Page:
• Adoption and implementation of written policies and procedures that govern the construction of baskets, inclusive of custom baskets, and the process that will be used for the acceptance of baskets.
  • Record retention for each basket exchange with an authorized participant.

Rule 6c-11 will also include a condition that excludes  ETFs that seek  to provide investment  returns over a period of time that corresponds to the performance of a market index by a specified multiple or which has an inverse relationship to performance of a market index (i.e. leverage/inverse ETFs). However, the rule does not include conditions relating to index-based ETFs with affiliated index  providers  (“self- indexed ETFs”).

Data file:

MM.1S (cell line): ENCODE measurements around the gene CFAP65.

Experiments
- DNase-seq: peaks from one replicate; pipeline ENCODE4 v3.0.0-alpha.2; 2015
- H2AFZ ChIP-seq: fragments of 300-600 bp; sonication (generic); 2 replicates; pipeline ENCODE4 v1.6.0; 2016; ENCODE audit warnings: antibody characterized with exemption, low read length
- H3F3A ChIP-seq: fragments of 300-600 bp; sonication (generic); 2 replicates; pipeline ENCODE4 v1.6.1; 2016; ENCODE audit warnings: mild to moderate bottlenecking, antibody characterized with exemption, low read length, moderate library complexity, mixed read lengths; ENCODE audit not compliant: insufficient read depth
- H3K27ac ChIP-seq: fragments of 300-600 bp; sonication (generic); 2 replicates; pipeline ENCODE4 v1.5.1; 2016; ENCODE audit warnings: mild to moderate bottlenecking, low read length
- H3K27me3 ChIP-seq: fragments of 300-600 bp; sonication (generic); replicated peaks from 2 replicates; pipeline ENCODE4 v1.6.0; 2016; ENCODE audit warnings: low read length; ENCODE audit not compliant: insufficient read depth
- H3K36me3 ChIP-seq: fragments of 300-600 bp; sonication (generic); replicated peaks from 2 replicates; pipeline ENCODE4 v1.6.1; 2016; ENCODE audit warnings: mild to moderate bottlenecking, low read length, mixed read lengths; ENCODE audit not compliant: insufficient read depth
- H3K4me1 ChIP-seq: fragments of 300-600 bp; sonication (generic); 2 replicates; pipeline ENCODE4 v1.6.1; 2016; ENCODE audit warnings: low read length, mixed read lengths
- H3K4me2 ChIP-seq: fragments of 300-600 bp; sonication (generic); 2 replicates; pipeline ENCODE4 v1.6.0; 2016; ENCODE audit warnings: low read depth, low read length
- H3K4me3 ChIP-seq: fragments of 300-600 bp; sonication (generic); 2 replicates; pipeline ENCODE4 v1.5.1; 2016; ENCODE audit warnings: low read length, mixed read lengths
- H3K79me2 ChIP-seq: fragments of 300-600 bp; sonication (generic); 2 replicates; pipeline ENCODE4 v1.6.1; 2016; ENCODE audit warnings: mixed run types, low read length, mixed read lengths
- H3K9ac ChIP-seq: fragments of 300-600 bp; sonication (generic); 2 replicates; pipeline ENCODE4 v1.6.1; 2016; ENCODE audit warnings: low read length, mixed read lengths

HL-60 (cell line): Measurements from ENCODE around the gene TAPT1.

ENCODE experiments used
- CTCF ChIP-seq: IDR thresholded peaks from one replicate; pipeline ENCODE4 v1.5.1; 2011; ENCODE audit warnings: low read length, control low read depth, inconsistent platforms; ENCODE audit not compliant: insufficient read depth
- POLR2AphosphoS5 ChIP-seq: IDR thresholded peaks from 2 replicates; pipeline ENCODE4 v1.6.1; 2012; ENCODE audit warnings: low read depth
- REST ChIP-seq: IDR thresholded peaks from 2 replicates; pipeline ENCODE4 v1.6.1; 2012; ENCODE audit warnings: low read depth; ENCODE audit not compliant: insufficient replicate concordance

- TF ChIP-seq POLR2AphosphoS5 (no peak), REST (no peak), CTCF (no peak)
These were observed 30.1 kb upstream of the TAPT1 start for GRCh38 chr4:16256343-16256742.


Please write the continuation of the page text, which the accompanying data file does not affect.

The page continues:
The rule changes must be made to forms N-1A, N-8B-2, and N-CEN. N-1A and N-8B-2 are designed to provide investors with specific information regarding the cost associated with investing in ETFs. A new disclosure will be required to help investors better understand and compare specific funds, with the end aim of fostering greater competition.

ETFs that rely on rule 6c-11 will be exempt from the form N-1A disclosure requirements related to bid- ask spreads and premiums or discounts to NAV per share. Form N-CEN will now require identification of ETFs that rely on rule 6c-11.

Compliance date for the enhanced N-1A, N-8B-2, and N-CEN is December 22, 2020. More information about the overall rule can be found on the SEC’s website.

Learn More

Northern Trust will continue to monitor the rule changes and provide additional updates as they become available. Want to know more about the adjustments rules 18f-4 and 6c-11 will require? Contact your Northern Trust representative or visit northerntrust.com/contactus.